The Florida Hospital Association has a message for Gov. Rick Scott: Don’t inrease our taxes.
In a May 18 two-page draft letter, the association has written the governor a letter making clear that the hospitals don’t believe a way to plug the loss of the federal Low Income Pool program is through a tax on their revenues. LIP is a $2.2 billion program of supplemental Medicaid payments made mostly to hospitals and funded mostly through county dollars as well as federal Medicaid dollars.
In a draft letter to the governor, the hospital association said that it did not support increasing the Public Medical Assistance Trust Fund (PMATF) tax, which is paid by hospitals on their annual net operating revenues. The longstanding tax is assessed on hospital inpatient care and outpatient care. There is a 1.5 percent assessment on hospital inpatient care and a 1 percent assessment on hospital outpatient care.
“You have suggested that a new tax on hospital operation surpluses might be a way to sustain the existing LIP program,” the draft FHA letter to the governor reads. “Such an arrangement is not a solution to the challenge we face. It is clear the Centers for Medicare and Medicaid Services (CMS) will not sustain the LIP program under current terms and conditions.”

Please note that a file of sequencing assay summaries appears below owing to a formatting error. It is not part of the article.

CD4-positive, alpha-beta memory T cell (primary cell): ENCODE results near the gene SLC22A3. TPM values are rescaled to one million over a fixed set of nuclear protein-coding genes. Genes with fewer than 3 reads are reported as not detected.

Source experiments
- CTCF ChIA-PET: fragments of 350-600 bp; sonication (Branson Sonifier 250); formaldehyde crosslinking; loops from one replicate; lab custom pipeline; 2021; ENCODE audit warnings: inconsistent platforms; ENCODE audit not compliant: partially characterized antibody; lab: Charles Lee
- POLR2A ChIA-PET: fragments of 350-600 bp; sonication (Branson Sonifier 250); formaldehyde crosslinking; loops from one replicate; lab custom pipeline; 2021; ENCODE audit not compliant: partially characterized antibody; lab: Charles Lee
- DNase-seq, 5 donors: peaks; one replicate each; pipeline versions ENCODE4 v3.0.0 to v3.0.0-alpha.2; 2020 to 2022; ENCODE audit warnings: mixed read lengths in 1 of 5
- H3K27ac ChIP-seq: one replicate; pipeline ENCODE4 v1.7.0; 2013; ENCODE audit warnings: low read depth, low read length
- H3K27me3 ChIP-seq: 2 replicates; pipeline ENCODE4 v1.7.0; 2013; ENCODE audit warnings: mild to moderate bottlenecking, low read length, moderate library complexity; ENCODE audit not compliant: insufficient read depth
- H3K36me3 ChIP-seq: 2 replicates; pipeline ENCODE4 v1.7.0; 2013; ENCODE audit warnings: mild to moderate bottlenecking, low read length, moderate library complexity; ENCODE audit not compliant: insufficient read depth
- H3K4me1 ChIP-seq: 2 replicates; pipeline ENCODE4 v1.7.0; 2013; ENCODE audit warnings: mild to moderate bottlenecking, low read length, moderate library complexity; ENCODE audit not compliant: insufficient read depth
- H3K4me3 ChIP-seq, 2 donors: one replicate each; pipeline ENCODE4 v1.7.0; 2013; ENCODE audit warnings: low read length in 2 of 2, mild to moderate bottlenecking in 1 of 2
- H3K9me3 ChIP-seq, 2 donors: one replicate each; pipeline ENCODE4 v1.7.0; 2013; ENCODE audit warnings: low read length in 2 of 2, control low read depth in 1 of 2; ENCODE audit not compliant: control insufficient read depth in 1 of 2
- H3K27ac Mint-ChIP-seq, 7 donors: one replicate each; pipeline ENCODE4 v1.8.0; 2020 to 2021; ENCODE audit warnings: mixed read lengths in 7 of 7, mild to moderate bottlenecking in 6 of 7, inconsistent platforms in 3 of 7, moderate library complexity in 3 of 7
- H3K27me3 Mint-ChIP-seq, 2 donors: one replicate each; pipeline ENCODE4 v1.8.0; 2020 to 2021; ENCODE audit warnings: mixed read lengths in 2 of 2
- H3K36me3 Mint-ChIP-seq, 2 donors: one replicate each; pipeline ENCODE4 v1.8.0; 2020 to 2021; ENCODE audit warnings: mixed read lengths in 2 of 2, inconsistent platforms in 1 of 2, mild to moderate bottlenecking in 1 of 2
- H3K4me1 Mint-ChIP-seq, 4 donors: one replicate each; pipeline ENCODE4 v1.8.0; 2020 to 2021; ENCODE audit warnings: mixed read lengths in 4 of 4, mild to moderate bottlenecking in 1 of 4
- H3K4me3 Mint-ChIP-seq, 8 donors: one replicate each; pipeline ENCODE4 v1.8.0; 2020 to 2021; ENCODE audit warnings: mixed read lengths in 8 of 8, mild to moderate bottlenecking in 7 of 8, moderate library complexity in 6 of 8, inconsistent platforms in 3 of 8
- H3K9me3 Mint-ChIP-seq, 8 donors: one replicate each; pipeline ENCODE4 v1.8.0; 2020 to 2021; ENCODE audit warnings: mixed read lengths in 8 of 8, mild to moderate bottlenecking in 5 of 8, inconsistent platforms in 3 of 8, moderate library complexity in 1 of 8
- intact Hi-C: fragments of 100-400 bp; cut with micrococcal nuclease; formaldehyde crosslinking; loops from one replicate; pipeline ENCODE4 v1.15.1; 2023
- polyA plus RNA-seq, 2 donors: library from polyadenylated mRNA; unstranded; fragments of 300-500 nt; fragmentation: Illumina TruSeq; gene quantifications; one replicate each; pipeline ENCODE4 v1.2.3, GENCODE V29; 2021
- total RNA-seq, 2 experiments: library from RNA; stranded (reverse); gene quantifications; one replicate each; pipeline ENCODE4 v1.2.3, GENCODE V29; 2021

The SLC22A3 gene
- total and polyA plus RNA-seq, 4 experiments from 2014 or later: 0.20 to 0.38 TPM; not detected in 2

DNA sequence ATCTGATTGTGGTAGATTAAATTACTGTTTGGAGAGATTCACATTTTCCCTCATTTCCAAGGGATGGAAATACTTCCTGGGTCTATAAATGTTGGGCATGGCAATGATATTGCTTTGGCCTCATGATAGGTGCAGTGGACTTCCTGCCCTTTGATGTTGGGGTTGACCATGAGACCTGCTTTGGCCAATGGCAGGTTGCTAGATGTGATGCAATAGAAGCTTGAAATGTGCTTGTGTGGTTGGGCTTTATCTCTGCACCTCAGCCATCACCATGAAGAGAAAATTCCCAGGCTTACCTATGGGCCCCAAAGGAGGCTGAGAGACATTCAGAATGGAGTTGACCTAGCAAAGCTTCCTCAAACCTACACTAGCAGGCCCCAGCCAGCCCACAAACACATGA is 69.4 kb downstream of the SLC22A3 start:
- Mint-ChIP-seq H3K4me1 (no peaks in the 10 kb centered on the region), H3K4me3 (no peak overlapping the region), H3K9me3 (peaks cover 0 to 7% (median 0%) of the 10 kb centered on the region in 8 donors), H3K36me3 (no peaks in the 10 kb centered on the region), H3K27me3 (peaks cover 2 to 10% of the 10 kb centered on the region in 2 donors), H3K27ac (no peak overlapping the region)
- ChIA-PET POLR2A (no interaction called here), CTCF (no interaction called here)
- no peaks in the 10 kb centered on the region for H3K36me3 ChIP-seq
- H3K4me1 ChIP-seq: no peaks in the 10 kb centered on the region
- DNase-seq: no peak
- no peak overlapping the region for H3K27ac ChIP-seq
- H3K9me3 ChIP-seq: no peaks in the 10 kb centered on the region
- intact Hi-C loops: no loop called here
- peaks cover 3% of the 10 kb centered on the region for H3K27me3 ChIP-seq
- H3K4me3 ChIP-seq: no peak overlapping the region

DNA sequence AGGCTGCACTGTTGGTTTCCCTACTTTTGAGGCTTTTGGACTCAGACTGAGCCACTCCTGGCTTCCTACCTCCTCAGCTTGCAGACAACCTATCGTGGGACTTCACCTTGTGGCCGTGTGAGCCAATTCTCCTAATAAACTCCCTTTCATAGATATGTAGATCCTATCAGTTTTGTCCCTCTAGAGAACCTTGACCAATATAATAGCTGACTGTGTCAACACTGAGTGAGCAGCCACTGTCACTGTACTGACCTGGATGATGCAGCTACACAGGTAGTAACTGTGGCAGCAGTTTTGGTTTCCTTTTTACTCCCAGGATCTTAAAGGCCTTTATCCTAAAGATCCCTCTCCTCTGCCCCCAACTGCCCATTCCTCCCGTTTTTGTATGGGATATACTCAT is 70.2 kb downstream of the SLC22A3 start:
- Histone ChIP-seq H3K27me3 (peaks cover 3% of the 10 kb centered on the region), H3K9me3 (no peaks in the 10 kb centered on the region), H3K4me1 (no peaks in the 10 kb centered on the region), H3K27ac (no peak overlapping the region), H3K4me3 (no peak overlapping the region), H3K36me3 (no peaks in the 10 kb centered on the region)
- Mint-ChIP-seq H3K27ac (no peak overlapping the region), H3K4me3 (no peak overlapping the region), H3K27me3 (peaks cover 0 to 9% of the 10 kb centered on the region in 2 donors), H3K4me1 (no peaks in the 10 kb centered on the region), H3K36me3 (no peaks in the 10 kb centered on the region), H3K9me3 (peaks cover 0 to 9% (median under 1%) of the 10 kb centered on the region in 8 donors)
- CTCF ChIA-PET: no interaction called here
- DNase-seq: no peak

The letter is a response to Scott asking hospitals to develop a profit-sharing scenario and supply him the information by May 22.
A Navigant report showed in fiscal year 2012/13 that the provider assessment generated $497 million in funds for the Medicaid program, which generated $679 million in federal matching funds resulting in a total of $1.176 billion in funds for Medicaid reimbursements.
The report–required by the federal government and paid for by Florida–shows if the PMATF was increased to 3.75 percent of hospital inpatient revenue and 3.25 percent of hospital outpatient revenue it would bring in enough funds for the state to completely replace the funding created by the current LIP program.
The report notes, however, that without some form of Medicaid waiver the provider assessment would at the most be able to fund approximately $1.5 billion beyond what the assessment already funds today.